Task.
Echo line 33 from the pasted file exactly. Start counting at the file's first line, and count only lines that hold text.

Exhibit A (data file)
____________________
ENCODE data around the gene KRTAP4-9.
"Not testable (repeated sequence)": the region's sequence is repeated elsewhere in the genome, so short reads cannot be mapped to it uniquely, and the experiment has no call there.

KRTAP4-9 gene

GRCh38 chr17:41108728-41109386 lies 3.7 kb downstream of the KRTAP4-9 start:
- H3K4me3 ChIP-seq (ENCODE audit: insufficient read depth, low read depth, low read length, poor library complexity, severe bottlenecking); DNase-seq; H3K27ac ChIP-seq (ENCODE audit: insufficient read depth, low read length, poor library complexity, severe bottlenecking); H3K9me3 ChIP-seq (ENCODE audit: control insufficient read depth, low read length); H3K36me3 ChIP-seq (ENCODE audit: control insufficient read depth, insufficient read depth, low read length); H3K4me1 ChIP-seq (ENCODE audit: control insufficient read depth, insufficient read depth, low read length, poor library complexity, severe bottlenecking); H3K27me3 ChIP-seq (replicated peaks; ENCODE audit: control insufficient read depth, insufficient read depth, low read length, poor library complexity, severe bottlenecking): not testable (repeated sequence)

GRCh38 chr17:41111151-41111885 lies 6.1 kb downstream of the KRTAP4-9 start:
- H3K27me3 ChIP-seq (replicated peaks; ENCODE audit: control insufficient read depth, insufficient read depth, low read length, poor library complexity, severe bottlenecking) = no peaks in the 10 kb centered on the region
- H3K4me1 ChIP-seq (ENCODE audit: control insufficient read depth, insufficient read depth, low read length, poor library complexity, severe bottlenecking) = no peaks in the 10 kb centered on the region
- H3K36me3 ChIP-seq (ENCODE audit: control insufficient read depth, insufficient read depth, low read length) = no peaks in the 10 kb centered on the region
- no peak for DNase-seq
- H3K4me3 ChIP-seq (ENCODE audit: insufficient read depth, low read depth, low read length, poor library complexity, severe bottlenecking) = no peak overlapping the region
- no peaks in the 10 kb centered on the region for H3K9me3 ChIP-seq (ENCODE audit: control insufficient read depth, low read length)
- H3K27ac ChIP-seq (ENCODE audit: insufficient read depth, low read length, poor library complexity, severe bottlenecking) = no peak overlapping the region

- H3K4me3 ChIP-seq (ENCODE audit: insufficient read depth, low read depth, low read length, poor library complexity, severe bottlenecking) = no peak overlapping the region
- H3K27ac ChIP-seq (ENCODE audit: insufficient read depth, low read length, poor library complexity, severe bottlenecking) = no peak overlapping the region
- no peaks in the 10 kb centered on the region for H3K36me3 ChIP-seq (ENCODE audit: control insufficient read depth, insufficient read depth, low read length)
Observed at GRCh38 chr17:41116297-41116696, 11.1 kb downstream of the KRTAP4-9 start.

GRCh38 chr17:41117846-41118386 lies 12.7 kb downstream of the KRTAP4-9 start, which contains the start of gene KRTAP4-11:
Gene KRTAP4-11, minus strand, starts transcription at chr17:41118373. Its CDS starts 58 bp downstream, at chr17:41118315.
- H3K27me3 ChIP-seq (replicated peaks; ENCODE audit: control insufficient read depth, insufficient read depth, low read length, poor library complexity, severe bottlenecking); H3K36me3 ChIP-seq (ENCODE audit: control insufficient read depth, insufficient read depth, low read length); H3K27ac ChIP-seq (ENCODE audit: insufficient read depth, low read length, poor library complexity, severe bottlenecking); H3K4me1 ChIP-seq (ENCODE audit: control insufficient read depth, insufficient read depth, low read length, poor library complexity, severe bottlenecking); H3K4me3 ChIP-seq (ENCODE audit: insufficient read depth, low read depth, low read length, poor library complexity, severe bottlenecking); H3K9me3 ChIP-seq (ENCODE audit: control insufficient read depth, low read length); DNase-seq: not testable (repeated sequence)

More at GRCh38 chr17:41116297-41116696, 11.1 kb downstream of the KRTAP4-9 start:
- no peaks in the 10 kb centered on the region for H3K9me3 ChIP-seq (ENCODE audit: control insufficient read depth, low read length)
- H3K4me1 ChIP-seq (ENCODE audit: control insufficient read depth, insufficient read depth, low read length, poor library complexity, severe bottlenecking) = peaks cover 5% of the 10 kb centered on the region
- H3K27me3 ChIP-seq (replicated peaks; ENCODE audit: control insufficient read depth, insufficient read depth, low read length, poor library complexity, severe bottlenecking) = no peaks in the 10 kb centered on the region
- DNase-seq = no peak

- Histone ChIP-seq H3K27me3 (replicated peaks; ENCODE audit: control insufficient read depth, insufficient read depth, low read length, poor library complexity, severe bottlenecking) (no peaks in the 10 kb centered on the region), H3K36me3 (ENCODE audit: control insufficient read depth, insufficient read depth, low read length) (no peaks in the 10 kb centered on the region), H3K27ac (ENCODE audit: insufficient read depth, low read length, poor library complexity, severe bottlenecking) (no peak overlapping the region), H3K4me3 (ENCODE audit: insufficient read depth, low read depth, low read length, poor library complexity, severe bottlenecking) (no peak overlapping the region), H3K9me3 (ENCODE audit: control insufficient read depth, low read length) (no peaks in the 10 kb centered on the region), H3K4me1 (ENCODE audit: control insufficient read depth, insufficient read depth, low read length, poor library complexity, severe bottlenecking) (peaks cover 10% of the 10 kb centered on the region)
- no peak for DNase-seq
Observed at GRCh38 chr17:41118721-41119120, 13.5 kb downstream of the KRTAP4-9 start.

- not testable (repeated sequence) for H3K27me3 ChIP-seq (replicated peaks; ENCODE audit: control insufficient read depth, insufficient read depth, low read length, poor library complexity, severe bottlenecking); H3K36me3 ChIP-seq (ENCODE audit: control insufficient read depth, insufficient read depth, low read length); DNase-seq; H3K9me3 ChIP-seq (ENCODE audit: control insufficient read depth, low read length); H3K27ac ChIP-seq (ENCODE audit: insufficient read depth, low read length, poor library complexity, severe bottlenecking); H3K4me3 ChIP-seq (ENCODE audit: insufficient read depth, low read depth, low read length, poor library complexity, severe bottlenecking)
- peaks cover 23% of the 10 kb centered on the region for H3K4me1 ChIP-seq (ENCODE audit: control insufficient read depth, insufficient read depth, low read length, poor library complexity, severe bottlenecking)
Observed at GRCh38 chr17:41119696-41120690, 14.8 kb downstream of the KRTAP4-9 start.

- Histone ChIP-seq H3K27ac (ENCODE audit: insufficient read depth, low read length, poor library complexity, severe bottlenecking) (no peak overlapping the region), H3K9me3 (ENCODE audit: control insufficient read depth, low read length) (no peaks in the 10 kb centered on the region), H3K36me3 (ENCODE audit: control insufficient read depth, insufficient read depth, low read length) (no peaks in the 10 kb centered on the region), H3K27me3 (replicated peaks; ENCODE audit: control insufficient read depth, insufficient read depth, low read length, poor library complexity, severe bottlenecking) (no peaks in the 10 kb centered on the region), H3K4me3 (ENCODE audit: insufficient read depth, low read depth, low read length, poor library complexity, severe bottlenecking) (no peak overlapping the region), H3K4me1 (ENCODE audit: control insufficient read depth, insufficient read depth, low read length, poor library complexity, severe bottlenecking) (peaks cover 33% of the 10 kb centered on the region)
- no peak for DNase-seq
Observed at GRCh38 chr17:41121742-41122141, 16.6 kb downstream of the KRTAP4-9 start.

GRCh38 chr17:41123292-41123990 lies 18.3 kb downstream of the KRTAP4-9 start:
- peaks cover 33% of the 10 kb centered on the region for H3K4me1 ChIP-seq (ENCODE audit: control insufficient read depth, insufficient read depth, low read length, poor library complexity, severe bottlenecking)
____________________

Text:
- no peak for DNase-seq